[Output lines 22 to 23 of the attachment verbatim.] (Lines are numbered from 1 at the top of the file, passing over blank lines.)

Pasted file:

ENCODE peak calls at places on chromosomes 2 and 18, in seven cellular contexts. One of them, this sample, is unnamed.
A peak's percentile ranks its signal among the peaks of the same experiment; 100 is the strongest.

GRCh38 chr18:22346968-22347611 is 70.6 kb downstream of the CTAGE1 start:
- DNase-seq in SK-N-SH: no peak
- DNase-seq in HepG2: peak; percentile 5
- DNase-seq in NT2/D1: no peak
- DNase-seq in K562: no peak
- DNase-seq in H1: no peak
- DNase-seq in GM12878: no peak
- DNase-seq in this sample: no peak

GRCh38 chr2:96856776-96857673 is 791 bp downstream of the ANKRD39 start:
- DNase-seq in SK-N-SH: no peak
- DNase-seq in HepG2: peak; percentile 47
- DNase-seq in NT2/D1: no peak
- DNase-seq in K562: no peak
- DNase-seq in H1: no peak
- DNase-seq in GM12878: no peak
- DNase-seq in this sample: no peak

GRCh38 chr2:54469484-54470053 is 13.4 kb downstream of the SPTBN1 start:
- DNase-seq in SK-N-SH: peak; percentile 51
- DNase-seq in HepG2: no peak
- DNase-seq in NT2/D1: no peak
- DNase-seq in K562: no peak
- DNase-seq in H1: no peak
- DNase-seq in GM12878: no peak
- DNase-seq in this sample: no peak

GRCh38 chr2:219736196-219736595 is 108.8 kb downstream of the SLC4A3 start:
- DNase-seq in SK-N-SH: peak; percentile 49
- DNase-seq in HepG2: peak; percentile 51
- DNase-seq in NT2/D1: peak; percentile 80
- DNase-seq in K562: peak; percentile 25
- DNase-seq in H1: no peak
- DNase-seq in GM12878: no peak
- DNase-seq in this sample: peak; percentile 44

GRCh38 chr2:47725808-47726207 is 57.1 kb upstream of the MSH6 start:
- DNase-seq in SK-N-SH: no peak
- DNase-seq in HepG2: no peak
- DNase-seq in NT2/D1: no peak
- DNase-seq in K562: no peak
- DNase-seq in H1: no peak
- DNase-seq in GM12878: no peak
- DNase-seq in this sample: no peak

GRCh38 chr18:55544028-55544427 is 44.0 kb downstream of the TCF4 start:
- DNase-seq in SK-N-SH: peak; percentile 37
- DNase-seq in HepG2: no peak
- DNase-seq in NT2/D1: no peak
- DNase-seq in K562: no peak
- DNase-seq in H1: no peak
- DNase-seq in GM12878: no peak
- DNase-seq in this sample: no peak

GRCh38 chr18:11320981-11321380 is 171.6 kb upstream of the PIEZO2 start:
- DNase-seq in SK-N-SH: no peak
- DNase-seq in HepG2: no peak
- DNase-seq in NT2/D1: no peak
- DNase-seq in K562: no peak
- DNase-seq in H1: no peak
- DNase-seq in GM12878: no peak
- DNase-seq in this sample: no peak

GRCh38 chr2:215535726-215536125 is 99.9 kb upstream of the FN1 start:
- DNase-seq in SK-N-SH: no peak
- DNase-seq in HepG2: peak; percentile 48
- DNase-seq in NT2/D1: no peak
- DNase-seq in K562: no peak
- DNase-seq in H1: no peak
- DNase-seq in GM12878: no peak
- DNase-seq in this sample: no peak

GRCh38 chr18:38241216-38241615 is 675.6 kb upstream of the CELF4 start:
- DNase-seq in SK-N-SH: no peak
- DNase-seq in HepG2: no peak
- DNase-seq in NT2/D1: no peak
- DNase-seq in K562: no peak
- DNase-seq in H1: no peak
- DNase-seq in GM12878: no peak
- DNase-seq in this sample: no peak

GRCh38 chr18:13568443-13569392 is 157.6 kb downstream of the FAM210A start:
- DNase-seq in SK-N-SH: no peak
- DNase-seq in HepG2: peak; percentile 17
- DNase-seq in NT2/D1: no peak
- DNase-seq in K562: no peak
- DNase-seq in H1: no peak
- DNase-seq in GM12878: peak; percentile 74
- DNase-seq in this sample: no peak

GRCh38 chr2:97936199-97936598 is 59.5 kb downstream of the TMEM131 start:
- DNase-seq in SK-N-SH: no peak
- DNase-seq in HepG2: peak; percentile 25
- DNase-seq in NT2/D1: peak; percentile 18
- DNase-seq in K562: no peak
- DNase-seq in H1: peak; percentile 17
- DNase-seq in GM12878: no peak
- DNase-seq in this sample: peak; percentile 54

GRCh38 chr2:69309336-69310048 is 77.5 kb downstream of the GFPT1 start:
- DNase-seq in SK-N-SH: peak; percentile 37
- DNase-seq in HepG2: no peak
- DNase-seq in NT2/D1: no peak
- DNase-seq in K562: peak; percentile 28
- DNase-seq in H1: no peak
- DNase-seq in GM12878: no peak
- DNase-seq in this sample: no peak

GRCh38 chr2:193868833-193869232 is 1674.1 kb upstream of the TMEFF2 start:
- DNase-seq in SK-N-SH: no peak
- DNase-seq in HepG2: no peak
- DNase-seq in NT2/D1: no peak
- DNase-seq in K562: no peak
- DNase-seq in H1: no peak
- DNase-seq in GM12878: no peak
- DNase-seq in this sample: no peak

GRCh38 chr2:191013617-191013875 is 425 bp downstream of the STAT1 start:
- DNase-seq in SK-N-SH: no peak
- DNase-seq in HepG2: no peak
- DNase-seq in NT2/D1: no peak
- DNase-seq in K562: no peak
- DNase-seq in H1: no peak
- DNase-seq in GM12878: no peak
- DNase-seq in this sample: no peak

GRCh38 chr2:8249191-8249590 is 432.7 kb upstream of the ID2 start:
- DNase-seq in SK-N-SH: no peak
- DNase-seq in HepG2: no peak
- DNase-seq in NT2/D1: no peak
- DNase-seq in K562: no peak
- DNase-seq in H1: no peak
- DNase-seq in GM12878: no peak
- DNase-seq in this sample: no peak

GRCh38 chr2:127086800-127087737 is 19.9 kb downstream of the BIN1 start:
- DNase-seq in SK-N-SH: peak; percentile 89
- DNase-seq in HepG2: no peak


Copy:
- DNase-seq in NT2/D1: no peak
- DNase-seq in K562: no peak